A Franco-German fiscal policy plan sits at center stage as the European Union's two-day summit winds downas the European Central Bank (ECB) continuing to refuse to purchase additional European government bonds.French and German leaders hope to convince their counterparts of necessary amendments to the EU Treaty.
Proposed amendments include mandatory balanced budgets for the 17 euro zone countries and not forcing private investors to foot costs of any future bailouts, á la Greece.
Negotiations between the 27 EU leaders continued behind closed doors late into Thursday evening.
Meanwhile, ECB president Mario Draghi held a firm stance on the extent of ECB actions.
The ECB did announce initiatives to assist struggling banks . The ECB cut its interest rate from 1.25% to 1% and reduced its reserve requirements from 2% to 1%, among other measures.
The 1% reduction in reserves could create as much as €100 billion in additional liquidity.
ECB's refusal to buy more sovereign bonds does not mean the bonds will not be bought. EU officials continue talks for national central banks in Europe to route €200B in loans through the International Monetary Fund.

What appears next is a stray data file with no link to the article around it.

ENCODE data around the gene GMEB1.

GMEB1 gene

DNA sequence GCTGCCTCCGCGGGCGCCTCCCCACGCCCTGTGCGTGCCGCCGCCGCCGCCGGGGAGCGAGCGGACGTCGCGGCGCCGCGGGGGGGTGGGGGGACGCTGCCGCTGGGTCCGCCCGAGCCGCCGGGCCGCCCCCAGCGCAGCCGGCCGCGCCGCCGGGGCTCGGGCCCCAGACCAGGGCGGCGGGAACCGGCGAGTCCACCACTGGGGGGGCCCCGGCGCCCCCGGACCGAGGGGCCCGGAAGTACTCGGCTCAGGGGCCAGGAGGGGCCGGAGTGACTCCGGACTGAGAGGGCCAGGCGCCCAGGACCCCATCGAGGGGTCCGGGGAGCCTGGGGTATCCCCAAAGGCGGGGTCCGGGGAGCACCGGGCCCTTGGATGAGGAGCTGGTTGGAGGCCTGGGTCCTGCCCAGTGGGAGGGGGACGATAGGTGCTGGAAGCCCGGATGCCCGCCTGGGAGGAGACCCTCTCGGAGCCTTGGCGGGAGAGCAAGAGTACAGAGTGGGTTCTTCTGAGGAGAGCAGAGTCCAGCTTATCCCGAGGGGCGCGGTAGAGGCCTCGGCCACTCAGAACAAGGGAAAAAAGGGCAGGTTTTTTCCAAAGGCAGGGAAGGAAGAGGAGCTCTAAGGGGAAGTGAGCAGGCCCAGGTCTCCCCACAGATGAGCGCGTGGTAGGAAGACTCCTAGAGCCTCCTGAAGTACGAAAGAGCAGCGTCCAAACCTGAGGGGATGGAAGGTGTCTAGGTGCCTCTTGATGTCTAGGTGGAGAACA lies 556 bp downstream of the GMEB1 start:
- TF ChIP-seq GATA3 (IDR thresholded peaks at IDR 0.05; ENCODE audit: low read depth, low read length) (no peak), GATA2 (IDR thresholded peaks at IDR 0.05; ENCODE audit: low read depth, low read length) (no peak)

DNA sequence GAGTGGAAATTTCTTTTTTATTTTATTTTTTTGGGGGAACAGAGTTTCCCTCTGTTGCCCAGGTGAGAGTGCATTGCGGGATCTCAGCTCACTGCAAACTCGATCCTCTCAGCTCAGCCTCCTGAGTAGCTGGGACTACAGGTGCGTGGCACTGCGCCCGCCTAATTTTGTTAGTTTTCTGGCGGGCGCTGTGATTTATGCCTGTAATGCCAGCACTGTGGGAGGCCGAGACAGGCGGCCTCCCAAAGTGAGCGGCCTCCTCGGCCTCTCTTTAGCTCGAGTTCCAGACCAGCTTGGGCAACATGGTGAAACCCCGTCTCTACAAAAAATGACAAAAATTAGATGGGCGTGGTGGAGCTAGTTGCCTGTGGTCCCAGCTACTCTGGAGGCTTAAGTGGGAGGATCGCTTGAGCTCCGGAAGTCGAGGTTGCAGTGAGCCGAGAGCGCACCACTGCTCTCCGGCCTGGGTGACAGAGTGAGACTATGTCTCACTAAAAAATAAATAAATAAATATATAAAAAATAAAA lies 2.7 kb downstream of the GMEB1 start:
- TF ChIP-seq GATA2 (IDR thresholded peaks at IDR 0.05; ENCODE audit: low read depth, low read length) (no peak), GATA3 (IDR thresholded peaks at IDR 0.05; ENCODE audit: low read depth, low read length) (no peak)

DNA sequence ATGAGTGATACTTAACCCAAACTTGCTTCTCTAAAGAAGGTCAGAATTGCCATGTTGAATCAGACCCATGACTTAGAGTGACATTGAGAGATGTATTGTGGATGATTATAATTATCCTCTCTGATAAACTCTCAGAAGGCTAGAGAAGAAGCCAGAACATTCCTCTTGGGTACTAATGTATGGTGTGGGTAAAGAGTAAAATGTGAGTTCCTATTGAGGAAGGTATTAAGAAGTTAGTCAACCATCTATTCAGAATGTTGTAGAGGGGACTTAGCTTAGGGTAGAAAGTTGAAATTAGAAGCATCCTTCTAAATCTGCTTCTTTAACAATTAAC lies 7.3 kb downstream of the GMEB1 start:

The market is already on edge as traders worry that the measures taken will not be robust enough to stem the crisis. The DJIA fell nearly 200 points, ending just under 12,000 at 11997.70. The euro ended the day down 0.54% at $1.33.
Meanwhile, sovereign bonds over all fared poorly as well. Italian 10-year bond remained the continent's pain point, with yields closing at 6.472%. Spanish yields climbed to 5.708% and French and Australian yields climbed as well.